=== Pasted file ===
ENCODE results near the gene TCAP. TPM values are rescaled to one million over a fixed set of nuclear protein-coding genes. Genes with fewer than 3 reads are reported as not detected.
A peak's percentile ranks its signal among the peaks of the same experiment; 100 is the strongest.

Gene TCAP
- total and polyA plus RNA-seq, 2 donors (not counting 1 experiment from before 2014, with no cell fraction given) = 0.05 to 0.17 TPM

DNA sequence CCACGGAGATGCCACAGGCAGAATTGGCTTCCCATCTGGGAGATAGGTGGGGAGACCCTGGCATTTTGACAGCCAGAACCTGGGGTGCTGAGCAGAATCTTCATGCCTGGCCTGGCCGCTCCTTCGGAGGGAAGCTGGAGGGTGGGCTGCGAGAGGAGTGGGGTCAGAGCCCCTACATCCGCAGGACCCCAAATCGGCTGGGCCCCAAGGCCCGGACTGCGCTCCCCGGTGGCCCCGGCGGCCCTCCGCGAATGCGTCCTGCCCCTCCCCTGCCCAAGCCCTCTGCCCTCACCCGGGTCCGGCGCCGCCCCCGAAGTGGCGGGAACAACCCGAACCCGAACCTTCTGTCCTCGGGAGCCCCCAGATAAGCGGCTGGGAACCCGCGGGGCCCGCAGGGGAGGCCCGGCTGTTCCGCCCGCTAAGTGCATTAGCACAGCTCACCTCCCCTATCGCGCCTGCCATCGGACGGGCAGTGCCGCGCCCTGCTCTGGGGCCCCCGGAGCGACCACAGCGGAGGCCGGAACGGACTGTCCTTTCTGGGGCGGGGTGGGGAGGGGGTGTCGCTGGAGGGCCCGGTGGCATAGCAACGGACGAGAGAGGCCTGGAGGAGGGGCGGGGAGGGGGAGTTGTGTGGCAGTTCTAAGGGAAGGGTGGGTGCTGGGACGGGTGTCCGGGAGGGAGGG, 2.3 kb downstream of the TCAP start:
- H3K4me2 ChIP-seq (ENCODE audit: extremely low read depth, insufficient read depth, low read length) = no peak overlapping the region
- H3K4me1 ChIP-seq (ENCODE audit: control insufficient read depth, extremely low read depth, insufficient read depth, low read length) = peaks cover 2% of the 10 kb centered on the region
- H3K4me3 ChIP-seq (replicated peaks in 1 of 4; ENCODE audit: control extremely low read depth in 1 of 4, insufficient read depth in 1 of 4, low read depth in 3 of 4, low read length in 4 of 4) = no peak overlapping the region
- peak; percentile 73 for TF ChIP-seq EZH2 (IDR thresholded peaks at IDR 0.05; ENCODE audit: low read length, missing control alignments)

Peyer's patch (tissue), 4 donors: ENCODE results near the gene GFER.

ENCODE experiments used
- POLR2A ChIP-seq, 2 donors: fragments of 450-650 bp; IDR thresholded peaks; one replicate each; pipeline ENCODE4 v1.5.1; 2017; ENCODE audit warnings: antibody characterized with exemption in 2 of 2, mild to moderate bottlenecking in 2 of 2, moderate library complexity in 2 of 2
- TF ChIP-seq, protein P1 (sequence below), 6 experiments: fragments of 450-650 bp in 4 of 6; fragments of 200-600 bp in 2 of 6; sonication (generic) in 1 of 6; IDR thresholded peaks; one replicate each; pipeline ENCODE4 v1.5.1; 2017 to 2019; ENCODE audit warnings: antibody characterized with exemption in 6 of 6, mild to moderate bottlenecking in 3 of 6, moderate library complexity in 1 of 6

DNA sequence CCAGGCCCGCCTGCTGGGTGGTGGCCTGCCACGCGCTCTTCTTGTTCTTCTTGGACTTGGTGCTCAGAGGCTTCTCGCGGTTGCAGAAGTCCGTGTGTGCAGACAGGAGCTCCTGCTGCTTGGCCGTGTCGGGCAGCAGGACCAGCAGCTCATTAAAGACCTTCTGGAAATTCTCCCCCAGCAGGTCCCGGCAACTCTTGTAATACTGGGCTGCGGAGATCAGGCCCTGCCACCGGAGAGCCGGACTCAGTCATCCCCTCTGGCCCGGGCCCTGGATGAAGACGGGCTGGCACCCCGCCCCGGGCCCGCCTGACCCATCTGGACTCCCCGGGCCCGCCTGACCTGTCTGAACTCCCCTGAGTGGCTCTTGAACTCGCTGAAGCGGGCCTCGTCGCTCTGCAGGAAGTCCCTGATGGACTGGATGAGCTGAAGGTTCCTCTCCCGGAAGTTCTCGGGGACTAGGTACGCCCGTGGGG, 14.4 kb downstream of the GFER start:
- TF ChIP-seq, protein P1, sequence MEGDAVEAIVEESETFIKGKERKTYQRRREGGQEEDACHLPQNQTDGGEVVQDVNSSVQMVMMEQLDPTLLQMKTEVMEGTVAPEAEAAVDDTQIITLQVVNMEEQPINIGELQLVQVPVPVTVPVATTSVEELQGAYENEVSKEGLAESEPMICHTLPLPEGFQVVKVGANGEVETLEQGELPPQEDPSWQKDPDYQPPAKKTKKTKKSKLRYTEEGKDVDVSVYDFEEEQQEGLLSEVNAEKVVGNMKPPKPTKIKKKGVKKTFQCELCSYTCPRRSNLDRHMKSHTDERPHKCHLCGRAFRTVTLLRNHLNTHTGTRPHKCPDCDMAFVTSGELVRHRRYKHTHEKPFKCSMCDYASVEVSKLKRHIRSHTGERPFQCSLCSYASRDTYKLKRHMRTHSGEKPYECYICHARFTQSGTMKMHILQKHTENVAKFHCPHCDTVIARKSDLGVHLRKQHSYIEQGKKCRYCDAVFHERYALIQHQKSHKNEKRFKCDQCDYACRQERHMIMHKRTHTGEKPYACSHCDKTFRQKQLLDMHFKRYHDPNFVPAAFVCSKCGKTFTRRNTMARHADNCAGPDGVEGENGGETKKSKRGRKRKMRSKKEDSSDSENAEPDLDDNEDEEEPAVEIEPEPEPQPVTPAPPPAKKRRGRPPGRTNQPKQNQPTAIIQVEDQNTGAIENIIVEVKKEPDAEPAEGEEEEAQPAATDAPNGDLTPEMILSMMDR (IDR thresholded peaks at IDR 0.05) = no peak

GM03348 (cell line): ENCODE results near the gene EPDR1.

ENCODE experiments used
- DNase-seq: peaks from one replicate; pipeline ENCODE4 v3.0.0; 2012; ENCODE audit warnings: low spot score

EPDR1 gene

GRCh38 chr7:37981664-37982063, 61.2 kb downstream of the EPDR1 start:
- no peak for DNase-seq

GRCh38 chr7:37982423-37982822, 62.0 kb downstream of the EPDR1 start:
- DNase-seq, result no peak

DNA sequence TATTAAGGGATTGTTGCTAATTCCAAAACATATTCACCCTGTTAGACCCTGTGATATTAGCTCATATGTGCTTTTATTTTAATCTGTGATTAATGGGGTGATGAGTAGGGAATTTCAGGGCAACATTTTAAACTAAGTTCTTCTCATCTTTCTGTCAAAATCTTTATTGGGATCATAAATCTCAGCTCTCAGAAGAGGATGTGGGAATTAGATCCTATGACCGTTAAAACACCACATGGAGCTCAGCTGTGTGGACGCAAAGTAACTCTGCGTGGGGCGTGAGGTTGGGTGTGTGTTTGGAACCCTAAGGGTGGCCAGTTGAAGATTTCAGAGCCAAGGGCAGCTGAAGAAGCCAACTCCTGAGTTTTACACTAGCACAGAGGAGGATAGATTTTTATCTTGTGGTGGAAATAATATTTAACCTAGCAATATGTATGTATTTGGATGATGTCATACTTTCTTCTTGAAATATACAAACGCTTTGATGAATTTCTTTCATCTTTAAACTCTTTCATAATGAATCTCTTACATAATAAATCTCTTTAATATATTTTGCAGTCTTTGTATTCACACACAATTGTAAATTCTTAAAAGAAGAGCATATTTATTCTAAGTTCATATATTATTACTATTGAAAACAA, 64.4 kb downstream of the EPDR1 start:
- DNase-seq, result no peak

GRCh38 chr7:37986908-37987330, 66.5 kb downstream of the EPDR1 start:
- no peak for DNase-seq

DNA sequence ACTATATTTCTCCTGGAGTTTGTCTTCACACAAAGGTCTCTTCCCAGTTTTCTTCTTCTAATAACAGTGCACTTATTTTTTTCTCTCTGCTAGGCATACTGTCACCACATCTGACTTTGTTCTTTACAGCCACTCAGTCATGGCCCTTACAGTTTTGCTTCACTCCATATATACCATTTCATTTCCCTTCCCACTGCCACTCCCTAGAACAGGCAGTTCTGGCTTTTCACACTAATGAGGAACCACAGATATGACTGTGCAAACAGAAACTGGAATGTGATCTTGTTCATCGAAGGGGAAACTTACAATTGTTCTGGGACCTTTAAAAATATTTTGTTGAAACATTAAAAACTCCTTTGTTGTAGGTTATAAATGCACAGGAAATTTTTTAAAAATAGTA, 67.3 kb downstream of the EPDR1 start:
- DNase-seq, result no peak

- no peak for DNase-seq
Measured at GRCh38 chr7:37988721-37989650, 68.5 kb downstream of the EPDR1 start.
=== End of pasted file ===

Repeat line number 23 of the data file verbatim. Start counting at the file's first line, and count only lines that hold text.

- DNase-seq, result no peak